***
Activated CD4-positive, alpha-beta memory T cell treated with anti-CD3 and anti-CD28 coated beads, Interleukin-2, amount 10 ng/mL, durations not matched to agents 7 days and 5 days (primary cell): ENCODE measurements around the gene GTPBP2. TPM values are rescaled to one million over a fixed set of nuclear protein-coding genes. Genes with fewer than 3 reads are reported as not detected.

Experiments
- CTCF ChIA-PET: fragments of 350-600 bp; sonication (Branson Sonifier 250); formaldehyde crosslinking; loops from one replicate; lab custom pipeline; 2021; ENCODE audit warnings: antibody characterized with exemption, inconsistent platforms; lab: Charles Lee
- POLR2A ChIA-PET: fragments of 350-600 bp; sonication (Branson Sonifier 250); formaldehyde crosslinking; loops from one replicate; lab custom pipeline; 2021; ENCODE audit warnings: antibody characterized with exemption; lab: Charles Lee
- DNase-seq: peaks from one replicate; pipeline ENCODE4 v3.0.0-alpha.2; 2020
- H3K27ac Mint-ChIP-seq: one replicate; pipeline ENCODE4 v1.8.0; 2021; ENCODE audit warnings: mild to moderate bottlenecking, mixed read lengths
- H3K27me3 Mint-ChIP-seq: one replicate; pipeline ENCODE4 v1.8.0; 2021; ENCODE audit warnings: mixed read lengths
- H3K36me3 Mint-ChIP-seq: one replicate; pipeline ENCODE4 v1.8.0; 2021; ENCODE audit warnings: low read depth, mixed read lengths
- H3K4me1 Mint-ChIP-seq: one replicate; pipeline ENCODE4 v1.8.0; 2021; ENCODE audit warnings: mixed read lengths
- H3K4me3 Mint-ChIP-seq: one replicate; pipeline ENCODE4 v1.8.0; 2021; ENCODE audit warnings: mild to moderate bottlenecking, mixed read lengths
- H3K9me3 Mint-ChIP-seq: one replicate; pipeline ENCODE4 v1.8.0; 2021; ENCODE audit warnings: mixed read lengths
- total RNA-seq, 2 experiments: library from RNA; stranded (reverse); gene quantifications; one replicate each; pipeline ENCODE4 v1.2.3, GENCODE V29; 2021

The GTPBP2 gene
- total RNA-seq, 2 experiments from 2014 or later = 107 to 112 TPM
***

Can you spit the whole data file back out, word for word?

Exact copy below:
Activated CD4-positive, alpha-beta memory T cell treated with anti-CD3 and anti-CD28 coated beads, Interleukin-2, amount 10 ng/mL, durations not matched to agents 7 days and 5 days (primary cell): ENCODE measurements around the gene GTPBP2. TPM values are rescaled to one million over a fixed set of nuclear protein-coding genes. Genes with fewer than 3 reads are reported as not detected.

Experiments
- CTCF ChIA-PET: fragments of 350-600 bp; sonication (Branson Sonifier 250); formaldehyde crosslinking; loops from one replicate; lab custom pipeline; 2021; ENCODE audit warnings: antibody characterized with exemption, inconsistent platforms; lab: Charles Lee
- POLR2A ChIA-PET: fragments of 350-600 bp; sonication (Branson Sonifier 250); formaldehyde crosslinking; loops from one replicate; lab custom pipeline; 2021; ENCODE audit warnings: antibody characterized with exemption; lab: Charles Lee
- DNase-seq: peaks from one replicate; pipeline ENCODE4 v3.0.0-alpha.2; 2020
- H3K27ac Mint-ChIP-seq: one replicate; pipeline ENCODE4 v1.8.0; 2021; ENCODE audit warnings: mild to moderate bottlenecking, mixed read lengths
- H3K27me3 Mint-ChIP-seq: one replicate; pipeline ENCODE4 v1.8.0; 2021; ENCODE audit warnings: mixed read lengths
- H3K36me3 Mint-ChIP-seq: one replicate; pipeline ENCODE4 v1.8.0; 2021; ENCODE audit warnings: low read depth, mixed read lengths
- H3K4me1 Mint-ChIP-seq: one replicate; pipeline ENCODE4 v1.8.0; 2021; ENCODE audit warnings: mixed read lengths
- H3K4me3 Mint-ChIP-seq: one replicate; pipeline ENCODE4 v1.8.0; 2021; ENCODE audit warnings: mild to moderate bottlenecking, mixed read lengths
- H3K9me3 Mint-ChIP-seq: one replicate; pipeline ENCODE4 v1.8.0; 2021; ENCODE audit warnings: mixed read lengths
- total RNA-seq, 2 experiments: library from RNA; stranded (reverse); gene quantifications; one replicate each; pipeline ENCODE4 v1.2.3, GENCODE V29; 2021

The GTPBP2 gene
- total RNA-seq, 2 experiments from 2014 or later = 107 to 112 TPM